The thing that bothers me about this is that physics sounds interesting in a book like this but I did my high school physics and first year physics at university and the core of it, the thing you had to learn and understand want the fascinating results and conclusions, it was the collection of vast amounts of data and then the math. The formulas, the statistical analysis, the endless calculation. It's math (maths?). It's all math. And math is beautiful sometimes but it's also a huge amount of gr ...more
Alex Shutova
Jan 29, 2022 rated it it was amazing
It's all of highschool physics but without any math, like fruit without fiber, just the sugar baby.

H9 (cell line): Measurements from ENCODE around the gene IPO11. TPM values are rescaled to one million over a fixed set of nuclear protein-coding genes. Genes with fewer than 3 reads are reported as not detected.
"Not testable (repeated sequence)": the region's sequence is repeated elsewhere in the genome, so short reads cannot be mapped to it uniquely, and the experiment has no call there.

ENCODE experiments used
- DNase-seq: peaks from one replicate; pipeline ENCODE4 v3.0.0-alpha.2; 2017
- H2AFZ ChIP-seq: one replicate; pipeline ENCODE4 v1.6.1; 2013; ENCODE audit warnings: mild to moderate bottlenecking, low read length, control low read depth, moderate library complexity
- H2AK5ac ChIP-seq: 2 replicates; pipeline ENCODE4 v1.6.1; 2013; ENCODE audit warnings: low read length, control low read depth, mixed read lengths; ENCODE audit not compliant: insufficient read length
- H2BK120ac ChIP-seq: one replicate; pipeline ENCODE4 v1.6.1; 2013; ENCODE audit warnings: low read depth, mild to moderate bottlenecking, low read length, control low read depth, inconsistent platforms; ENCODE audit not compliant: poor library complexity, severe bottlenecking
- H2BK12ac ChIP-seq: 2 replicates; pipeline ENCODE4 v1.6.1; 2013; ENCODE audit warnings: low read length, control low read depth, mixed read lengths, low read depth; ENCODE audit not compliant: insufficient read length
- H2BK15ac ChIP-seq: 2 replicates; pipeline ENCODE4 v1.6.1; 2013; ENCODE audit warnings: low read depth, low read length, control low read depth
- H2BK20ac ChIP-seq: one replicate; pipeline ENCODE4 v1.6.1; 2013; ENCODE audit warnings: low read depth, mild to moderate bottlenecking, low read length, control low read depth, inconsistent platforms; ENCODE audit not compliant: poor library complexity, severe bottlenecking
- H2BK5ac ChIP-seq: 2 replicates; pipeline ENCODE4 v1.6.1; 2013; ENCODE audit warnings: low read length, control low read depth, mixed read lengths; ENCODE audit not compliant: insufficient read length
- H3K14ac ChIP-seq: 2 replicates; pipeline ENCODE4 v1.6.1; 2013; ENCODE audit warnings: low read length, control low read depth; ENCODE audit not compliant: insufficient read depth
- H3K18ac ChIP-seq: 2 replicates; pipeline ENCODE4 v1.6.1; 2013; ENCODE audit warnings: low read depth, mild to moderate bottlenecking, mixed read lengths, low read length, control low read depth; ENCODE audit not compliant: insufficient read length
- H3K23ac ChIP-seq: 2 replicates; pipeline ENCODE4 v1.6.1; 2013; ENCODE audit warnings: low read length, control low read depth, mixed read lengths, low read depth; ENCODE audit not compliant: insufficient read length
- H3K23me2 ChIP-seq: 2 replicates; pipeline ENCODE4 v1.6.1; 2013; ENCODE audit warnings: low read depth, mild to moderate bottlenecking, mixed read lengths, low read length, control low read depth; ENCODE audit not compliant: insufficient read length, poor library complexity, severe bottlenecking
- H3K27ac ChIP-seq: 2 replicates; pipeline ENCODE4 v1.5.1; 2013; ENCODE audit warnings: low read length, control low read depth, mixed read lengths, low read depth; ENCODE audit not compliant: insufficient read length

That said, it's not perfect. It's a little dense sometimes.
Jul 15, 2021 rated it really liked it
Ahh I just love the way Feynman used to teach Physics in such an innovative and fun way. There's no way I would've dozed off in his lectures, but sadly not all of our wishes come true. His book "Six easy pieces: Essentials of Physics" talks about some of the basic topics of Physics, so it's a great book for beginners. However, for people who are even slightly well versed with the subject of Physics, this book can merely be used to brush up their basics.
One thing that is very particularly intere
Murtaza Hasan
May 20, 2021 rated it really liked it
The ideas of Richard Feynman are brilliant and cuts right across the wordplay we have for ourselves. All of us seem to think if we know the name of something or if we have discovered a formula for something we 'know' it.

Feynman beautifully points out there is so much we have no clue about and while we may have learnt to use these ideas to our advantage, we actually do not understand all these amazing phenomena such as atoms, astronomy, conservation of energy, theory of gravitation, quantum behav